Billick blasts offense for error-filled practice

RAVENS NOTEBOOK

Numerous mental mistakes fuel coach's frustration

August 15, 1999|By Gary Lambrecht and Mike Preston | Gary Lambrecht and Mike Preston,SUN STAFF

Ravens coach Brian Billick had seen enough.

After watching his offense stumble through a spate of mental errors in yesterday morning's practice, Billick exploded. Then, he exploded again. Then, he made the offense practice for an extra 20 minutes before addressing the unit for another 10 minutes in animated fashion.

Billick blew off more steam after strolling briskly across the practice field to talk with reporters.

"We are going to have a crisp, thorough two-hour practice. If it takes us two hours and 45 minutes to get it, that's what we'll do," Billick said. "Today, it took the offense two hours and 45 minutes to get a two-hour practice in.

"The mistakes we made in the [preseason opening] game were continuing to be made out here [yesterday]. After all the time we spent yesterday going over the film, talking about it, stressing it, underlining it, and they showed up again today."

Billick's agitation flared up early in practice. First, he had words with wide receiver Qadry Ismail after he dropped two passes and bobbled a third. Then, he snapped at Kendrick Nord and Billy Davis for failing to finish plays after catching passes in a receivers drill.

About an hour into the workout, Billick erupted during nine-on-seven drills when backup center Mike Flynn jumped offside. Billick threw Flynn out of the drill with a few unprintable words for good measure. Later, near the end of practice, backup quarterback Tony Banks incurred Billick's wrath after he missed the snap count.

"It was the snap count [that got to him the most]," Billick said. "The quarterback pulling out early, the center snapping the ball early. That just shows you're not focusing or concentrating. That's what drives you nuts.

"I don't care if it's one guy or 11 guys [making mistakes]. That's the hard part about offense. All it takes is one guy doing something wrong in 11 plays, and I've got 11 bad plays. There are two million working parts on the Apollo rocket. If 99 percent of the parts work, that leaves over 2,000 things to screw up or kill the mission. That's the kind of accountability we have to have, if we want to be good."

Billick went on to suggest that some players have not consulted their playbooks dutifully enough, and have lost the mental edge he saw during the camp's first two weeks. Billick even hinted that might have been the problem under former coach Ted Marchibroda, who has been criticized privately by his former players for running too predictable of an offense.

"Every single thing we did wrong in the game or out here this morning, I've seen these guys do right," Billick said. "I don't know if it's fatigue, lack of focus, feeling sorry for themselves. Maybe they're saying, `I don't need to get my head in the playbook because I've run this right before.' I made this [stuff] up and I've got to look at the playbook every day.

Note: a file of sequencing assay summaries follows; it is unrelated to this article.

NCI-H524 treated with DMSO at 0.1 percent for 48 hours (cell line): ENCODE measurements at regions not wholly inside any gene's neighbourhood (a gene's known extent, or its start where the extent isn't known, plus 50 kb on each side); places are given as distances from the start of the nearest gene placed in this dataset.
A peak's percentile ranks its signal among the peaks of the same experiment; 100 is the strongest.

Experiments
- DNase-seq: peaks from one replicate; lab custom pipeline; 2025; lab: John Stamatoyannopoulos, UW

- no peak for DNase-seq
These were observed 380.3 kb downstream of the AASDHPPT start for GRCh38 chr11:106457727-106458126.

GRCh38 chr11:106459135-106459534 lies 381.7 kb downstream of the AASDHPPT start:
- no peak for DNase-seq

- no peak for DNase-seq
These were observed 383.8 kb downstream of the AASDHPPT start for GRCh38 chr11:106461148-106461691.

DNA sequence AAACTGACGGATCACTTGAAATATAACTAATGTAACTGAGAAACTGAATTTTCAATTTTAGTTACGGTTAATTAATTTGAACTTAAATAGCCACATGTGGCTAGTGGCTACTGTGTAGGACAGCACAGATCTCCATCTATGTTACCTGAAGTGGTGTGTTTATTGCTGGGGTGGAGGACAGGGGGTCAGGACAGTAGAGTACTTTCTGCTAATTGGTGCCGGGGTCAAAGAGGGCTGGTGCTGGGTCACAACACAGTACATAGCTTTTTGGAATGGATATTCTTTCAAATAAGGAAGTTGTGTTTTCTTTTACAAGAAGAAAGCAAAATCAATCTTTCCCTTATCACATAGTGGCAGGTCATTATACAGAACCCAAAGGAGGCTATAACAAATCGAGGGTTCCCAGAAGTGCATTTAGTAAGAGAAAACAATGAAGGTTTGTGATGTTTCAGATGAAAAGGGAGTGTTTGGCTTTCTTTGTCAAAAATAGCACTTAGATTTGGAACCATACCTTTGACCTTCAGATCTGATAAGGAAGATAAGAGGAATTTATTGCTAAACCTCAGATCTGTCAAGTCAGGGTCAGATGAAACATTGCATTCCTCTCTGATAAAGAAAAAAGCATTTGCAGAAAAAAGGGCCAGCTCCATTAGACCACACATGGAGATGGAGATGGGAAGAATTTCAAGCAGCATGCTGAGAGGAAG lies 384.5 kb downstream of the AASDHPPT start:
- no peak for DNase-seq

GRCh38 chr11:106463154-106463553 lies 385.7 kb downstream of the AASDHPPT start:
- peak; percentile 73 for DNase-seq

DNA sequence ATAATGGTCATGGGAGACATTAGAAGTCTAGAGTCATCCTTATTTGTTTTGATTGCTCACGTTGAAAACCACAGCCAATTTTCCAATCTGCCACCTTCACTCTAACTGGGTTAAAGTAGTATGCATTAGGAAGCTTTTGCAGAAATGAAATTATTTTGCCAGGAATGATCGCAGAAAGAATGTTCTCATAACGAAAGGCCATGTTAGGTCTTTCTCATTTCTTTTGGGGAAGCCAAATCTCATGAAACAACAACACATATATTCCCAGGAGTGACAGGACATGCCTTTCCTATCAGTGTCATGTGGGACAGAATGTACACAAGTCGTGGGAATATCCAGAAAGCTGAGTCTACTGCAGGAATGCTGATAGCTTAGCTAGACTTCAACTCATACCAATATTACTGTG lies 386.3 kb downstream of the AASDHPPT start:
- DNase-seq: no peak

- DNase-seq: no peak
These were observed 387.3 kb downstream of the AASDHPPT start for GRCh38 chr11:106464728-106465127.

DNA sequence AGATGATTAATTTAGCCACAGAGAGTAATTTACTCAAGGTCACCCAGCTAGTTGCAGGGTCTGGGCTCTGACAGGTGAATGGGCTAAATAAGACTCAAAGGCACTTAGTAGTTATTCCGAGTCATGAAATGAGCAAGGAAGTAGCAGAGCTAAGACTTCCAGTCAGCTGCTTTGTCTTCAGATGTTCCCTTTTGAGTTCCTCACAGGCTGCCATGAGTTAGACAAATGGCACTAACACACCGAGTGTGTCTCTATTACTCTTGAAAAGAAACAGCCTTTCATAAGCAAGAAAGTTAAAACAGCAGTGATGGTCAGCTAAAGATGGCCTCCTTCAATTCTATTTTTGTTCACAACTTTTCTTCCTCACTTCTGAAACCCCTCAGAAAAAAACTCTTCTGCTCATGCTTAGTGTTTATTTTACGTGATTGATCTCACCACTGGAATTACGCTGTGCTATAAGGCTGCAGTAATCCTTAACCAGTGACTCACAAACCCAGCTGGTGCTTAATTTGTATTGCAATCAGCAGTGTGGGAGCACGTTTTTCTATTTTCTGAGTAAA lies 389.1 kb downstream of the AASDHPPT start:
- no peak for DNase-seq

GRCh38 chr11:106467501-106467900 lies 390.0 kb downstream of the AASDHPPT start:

"The point I was trying to make to them was last year, you all ripped Ted Marchibroda for being predictable and conservative. Ted made the coaching decision, and probably a legitimate one, that the team could not handle anything but running on first and second down, minimizing mistakes and playing good defense.

"That was probably a good decision on his part, but that's giving in to 6-10 [as players]. I'll go down 2-14 trying to make something happen before I'll bleed at 6-10. These guys have got to understand we're going to be multiple. You just can't line up against a defense and give them the same look every time. Defenses are too good, too smart and too well-coached."

Herring looking good

Third-year safety Kim Herring no longer worries about making mistakes. And that level of comfort with the Ravens' system has Herring looking like a good bet to hold up as the team's starter at strong safety.

Herring, who is ahead of 11-year veteran Stevon Moore on the depth chart, drew praise from defensive coordinator Marvin Lewis for his effort in Thursday's 10-7, preseason-opening victory over Philadelphia.

Herring recorded two solo tackles and gave the Ravens sound run defense support, while rotating well in pass coverage. After missing half of last season with a shoulder injury, the second-round draft pick out of Penn State could be poised to make good on his potential.

"I'm very pleased with where [Herring] is at. He was very aggressive Thursday night," Lewis said. "There was no hesitation on his part. Kim has always given the feeling of confidence. Maybe sometimes he has overlooked the details he thought he knew, but he didn't quite know them as well as he thought. Things are starting to come together for him."

Herring, 6 feet, 200 pounds, gives some credit to new defensive backs coach Steve Shafer, especially his stubborn approach to fundamentals.

Herring also said the presence of Moore has helped.

"I have to fight. I can't take any steps backward. Stevon can still play," Herring said.

More sacks for R. Lewis?

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